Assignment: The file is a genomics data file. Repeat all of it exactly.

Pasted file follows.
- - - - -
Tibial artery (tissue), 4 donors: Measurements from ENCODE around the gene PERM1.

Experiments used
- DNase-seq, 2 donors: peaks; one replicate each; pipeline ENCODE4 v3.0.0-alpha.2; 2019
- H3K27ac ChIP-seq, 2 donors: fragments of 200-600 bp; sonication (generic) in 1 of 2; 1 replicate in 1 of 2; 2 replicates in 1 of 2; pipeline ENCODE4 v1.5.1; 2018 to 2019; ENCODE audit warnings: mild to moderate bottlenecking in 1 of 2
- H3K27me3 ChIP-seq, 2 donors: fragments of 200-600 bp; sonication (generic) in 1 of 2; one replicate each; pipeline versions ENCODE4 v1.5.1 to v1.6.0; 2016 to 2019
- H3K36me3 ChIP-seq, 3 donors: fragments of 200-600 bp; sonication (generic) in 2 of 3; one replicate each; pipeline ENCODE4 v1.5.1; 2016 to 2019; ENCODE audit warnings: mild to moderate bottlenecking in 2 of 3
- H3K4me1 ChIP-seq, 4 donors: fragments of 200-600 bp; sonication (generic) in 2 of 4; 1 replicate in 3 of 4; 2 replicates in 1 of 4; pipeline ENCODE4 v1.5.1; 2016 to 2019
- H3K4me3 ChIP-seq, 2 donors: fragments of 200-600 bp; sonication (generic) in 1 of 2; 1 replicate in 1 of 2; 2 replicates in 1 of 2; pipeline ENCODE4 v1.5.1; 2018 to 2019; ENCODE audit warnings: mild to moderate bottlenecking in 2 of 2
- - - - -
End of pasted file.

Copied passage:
Tibial artery (tissue), 4 donors: Measurements from ENCODE around the gene PERM1.

Experiments used
- DNase-seq, 2 donors: peaks; one replicate each; pipeline ENCODE4 v3.0.0-alpha.2; 2019
- H3K27ac ChIP-seq, 2 donors: fragments of 200-600 bp; sonication (generic) in 1 of 2; 1 replicate in 1 of 2; 2 replicates in 1 of 2; pipeline ENCODE4 v1.5.1; 2018 to 2019; ENCODE audit warnings: mild to moderate bottlenecking in 1 of 2
- H3K27me3 ChIP-seq, 2 donors: fragments of 200-600 bp; sonication (generic) in 1 of 2; one replicate each; pipeline versions ENCODE4 v1.5.1 to v1.6.0; 2016 to 2019
- H3K36me3 ChIP-seq, 3 donors: fragments of 200-600 bp; sonication (generic) in 2 of 3; one replicate each; pipeline ENCODE4 v1.5.1; 2016 to 2019; ENCODE audit warnings: mild to moderate bottlenecking in 2 of 3
- H3K4me1 ChIP-seq, 4 donors: fragments of 200-600 bp; sonication (generic) in 2 of 4; 1 replicate in 3 of 4; 2 replicates in 1 of 4; pipeline ENCODE4 v1.5.1; 2016 to 2019
- H3K4me3 ChIP-seq, 2 donors: fragments of 200-600 bp; sonication (generic) in 1 of 2; 1 replicate in 1 of 2; 2 replicates in 1 of 2; pipeline ENCODE4 v1.5.1; 2018 to 2019; ENCODE audit warnings: mild to moderate bottlenecking in 2 of 2